[AstroPy] AstroPy Digest, Vol 58, Issue 16
matthewturk at gmail.com
Tue Jun 14 17:00:54 EDT 2011
On Tue, Jun 14, 2011 at 1:57 PM, Thomas Robitaille
<thomas.robitaille at gmail.com> wrote:
>> So, for example, if you create a github repository for us to move
>> astrolib to, you are basically trading a circumstance where _I_ am in
>> control of the repository for one where _you_ are in control of the
>> repository. i.e. No significant change, except for the name of the
>> person who has the password needed to grant commit access.
> Thanks for your comments on the whole version control issue! Just to check - on GitHub it is possible to have as many 'owners' as you want, and there is no single more important owner. Check out NumPy for example:
> Any one of the owners can grant commit privileges to anyone else, so there is no single person in control, which may alleviate some of these worries?
> In any case, I don't think the repo/VCS issue is as big a deal as I made it out to be. In the end, one can always change hosting, and it's not the most important thing to worry about right now - we can always put it up to a vote when the time comes. If people are willing to participate, I don't think the choice of VCS should matter :-)
One thing I would bring up is that there have been any number of
yak-shaving discussions about rebasing and history rewriting and
dropping things from the reflog after the matplotlib, numpy, cython
and scipy projects have moved. Hopefully AstroPy will be able to
avoid these by allowing or favoring a branchy model of development.
One thing I have noticed is that these discussions seem to happen much
more commonly with git than hg, and I'm not entirely clear on why that
is; I suspect it may just be that hg encourages one not to rewrite
history, and so the hydra-approach is more accepted. With Enzo
specifically branchy development has been very handy.
>> Fortunately for the community, _I_ don't care who has control of the
>> repository. I'm watching over it because Perry said "get us a place to
>> put astrolib". If he says "give it to that guy", that's fine with me.
>> (Actually, there is one difference: Assembla has a contractual
>> obligation to provide service to me; github/sourceforge/whatever have no
>> contractual obligation to you. When we selected a hosting service, we
>> thought about whether there might be a different quality of service
>> between "paying customer" and "getting service for free".)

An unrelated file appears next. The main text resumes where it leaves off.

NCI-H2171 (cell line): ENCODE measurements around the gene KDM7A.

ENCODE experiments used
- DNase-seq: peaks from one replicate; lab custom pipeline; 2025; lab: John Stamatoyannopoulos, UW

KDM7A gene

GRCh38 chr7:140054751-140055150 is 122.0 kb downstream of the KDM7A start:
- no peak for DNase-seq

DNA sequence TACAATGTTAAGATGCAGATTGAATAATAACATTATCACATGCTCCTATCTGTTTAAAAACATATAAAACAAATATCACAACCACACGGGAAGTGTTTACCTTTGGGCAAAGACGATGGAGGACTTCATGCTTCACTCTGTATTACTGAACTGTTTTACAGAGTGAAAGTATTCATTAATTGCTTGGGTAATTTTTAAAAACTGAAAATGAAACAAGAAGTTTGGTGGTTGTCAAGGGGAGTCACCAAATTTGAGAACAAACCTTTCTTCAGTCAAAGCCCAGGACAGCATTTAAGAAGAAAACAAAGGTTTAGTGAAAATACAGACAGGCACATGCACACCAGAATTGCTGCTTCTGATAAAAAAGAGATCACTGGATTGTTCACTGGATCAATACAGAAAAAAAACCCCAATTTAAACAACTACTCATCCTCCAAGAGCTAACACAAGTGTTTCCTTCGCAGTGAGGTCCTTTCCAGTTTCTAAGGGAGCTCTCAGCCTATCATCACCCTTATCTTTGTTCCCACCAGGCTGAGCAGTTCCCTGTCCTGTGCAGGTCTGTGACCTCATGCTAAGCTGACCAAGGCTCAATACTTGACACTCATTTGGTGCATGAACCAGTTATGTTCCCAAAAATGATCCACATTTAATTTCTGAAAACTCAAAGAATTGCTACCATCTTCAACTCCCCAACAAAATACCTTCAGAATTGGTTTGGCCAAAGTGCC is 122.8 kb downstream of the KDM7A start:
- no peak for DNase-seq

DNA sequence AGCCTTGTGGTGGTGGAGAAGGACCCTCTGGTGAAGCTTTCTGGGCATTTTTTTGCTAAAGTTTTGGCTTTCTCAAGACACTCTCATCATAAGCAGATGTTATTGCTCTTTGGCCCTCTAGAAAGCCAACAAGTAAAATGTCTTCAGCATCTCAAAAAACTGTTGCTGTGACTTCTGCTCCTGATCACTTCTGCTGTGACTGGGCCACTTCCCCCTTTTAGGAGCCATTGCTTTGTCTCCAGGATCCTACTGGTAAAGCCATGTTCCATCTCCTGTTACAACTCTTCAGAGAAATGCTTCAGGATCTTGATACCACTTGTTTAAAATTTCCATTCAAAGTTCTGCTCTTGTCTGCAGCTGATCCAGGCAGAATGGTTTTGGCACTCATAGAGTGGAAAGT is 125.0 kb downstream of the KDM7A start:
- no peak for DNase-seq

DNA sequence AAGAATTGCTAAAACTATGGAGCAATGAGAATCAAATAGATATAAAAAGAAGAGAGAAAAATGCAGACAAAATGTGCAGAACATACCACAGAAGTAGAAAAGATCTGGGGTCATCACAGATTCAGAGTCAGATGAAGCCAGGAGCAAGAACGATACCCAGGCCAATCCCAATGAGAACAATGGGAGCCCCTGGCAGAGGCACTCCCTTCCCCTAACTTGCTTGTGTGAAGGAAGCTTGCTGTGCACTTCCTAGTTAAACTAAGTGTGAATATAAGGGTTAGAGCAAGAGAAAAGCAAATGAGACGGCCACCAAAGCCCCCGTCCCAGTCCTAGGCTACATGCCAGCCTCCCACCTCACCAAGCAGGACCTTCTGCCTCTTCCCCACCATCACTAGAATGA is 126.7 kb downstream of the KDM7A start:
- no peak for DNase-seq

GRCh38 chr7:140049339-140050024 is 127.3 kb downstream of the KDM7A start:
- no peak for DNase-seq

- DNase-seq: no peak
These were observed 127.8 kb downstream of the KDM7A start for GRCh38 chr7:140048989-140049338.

>> > By using a distributed versioning system (e.g. git or hg) and a free hosting solution (neutral territory, e.g. github or mercurial) we can ensure that the project will live beyond the funding for any given institution, and the distributed aspect means that if the hosting solution goes out of business, moving to another will be easy.
>> In fact, a DVCS makes little difference to this case. You can make your
>> own private copy of the astrolib subversion repository at any time. I
>> keep daily backups of all my off-site subversion repositories (astrolib
>> is not the only thing I have at Assembla) as part of my disaster
>> recovery plan. I know the backups are valid because my CI system checks
>> out code from the backups, so the backups are routinely tested.
>> If Assembla disappears tomorrow, I still have a copy of everything, that
>> I can load into any other hosting service. If STScI disappears
>> tomorrow, you could also have a copy that you could recover from -- all
>> you have to do is maintain a local copy, which is the same thing you
>> would do with the DVCS.
>> > For example, would there be barriers to moving the astrolib packages
>> > into a new repository on e.g. GitHub?
>> Yes - if the new repository requires a different VCS, then some people
>> will have to learn to use the new VCS. In the case of a DVCS, there is
>> a new work flow that you need to explain to potential developers. For
>> example, I could have to support both svn and git for my developers.
>> On the plus side, numpy is using git. If you choose git, then I don't
>> need _two_ new VCS.
>> On the minus side, during my last major software build, I did not
>> succeed in compiling git on my linux machines. But then, the last time
>> I tried to compile subverion, it didn't work either. The dependencies
>> of both are nasty.
>> Mark S
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